Scientists who looked at hundreds of samples found that organic whole milk offered more of the fatty acids good for the heart than conventional milk.
“We were quite surprised to see the magnitude of difference in milk from organic farms,” said Charles Benbrook, lead author of the study and a program leader at the Center for Sustaining Agriculture and Natural Resources at Washington State University.
Organic food advocates argue that grass and pasture is healthiest feed for cows. Federal organic standards require that cows get at least 30% of their dry food from pasture at least 120 days of the year. Benbrook’s study is the first large-scale nationwide study of the fatty acids in organic and conventional milk. Cows on conventionally managed farms get more grains such as corn.
The study results, published Monday in the journal PLOS One, also question the common recommendations to consume nonfat or low-fat dairy products. Whole milk is around 4% fat, with 2%, 1% and skim being other choices. Skim milk does not have fatty acids.
“Consumers are going to get the full measure of this benefit in organic milk if they buy whole milk,” Benbrook said.
The study, Benbrook said, “provides consumers with some pretty powerful evidence that choosing full-fat dairy products is going to help bring about a greater degree of balance” between omega-3 and omega-6 fatty acids and help reduce the risk of heart disease and several other problems.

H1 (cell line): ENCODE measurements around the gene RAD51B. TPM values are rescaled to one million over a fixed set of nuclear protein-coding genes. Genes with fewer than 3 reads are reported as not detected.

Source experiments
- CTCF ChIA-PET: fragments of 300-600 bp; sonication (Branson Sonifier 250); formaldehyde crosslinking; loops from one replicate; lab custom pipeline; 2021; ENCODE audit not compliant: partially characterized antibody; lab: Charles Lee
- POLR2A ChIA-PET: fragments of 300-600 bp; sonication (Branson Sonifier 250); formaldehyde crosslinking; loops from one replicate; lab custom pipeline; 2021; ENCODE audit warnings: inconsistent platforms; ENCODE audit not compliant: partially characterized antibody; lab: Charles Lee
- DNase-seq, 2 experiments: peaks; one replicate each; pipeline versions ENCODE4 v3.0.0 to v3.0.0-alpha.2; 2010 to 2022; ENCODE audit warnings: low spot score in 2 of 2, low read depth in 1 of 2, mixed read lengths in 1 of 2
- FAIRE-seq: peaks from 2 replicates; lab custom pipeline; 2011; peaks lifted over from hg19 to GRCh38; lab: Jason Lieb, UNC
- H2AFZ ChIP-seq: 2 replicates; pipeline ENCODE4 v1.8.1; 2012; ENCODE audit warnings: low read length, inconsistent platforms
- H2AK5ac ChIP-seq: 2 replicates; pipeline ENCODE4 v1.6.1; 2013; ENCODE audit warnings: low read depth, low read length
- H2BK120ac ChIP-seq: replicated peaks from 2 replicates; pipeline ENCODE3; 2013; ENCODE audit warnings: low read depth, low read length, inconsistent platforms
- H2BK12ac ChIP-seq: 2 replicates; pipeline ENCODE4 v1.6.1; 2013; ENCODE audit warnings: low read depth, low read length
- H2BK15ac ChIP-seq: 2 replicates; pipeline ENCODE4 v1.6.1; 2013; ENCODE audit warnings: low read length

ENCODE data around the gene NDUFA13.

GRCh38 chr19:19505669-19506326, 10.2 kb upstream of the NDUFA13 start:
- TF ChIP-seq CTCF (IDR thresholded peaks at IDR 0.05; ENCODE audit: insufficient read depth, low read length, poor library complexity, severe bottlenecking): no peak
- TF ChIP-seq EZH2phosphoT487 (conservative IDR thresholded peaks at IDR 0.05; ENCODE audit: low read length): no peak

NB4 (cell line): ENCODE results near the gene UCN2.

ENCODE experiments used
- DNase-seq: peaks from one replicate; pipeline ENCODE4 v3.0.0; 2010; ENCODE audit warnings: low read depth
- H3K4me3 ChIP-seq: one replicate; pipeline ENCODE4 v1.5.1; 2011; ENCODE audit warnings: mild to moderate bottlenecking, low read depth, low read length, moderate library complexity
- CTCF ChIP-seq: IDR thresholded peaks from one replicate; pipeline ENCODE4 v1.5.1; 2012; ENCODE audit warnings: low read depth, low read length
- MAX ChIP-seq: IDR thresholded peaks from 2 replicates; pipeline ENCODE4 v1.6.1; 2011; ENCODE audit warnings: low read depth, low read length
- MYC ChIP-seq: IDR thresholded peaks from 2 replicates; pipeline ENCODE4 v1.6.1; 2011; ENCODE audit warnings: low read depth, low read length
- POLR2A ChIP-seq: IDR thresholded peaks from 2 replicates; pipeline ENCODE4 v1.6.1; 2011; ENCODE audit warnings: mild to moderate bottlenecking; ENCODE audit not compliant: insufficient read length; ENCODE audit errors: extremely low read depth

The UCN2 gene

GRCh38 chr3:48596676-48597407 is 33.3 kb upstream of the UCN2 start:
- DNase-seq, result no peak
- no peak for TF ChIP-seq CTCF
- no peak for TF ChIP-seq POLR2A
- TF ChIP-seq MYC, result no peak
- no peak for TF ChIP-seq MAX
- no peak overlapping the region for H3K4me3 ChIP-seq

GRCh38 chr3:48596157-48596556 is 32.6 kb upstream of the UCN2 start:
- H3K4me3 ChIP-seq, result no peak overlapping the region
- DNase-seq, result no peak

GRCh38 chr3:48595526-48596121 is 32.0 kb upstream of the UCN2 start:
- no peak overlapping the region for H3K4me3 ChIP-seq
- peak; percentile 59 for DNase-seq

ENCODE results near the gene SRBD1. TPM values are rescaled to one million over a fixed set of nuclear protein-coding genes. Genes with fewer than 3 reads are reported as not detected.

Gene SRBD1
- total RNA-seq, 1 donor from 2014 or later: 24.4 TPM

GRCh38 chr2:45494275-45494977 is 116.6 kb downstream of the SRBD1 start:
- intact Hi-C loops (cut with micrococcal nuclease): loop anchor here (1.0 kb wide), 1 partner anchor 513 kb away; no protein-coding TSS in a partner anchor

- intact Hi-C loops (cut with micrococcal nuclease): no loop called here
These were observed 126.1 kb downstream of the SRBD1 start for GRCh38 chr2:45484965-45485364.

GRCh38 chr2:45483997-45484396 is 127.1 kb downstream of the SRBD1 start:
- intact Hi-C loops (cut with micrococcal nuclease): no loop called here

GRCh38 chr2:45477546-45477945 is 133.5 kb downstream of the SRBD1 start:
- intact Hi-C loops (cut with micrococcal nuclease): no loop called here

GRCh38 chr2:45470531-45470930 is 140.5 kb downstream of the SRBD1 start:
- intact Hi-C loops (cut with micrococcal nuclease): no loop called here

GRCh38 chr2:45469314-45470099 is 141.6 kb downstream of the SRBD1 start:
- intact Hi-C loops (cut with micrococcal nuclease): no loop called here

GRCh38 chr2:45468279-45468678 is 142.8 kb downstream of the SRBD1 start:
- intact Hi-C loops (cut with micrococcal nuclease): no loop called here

The broader message, he said, is that people need to pay attention to the type of fat as well as to the overall amount of fat they consume.
Over the last 100 years, Western diets have grown to contain more omega-6 fatty acids and fewer omega-3 fatty acids. The ratio should be flipped, the authors say.
The conventional milk had an average omega-6 to omega-3 fatty acid ratio of 5.8, and organic milk had a ratio of 2.3.
The scientists looked at 220 organic milk samples from the Organic Valley cooperative and 164 conventional milk samples. Organic Valley was a funder of the study.
The study found that the organic milk had 25% less omega-6 fatty acids and 62% more omega-3 fatty acids than conventional milk. The organic milk also had high concentrations of the individual types of omega-3 fatty acids, too, the authors wrote.
“There is increasing evidence that the dietary balance of omega-3 and omega-6 fatty acids is perhaps as important as the dietary proportions of saturated, monounsaturated and total fat,” the authors wrote.
Over the last few decades, people have increased how much soybean and corn oil and fried foods they have eaten, Benbrook said. Those foods have increased the number of calories eaten overall and driven up the ratio of omega-6 fatty acids to omega-3 fatty acids, he said.
Overall, Benbrook said, this is not just good news for organic dairy farmers.
“Our study has good news for all dairy farmers and all people who like diary products,” he said. “Milk is one of the healthiest sources of fat in the diet. But we can conclude that organic milk is healthier.”
Mary.MacVean@latimes.comCopyright © 2015, Los Angeles Times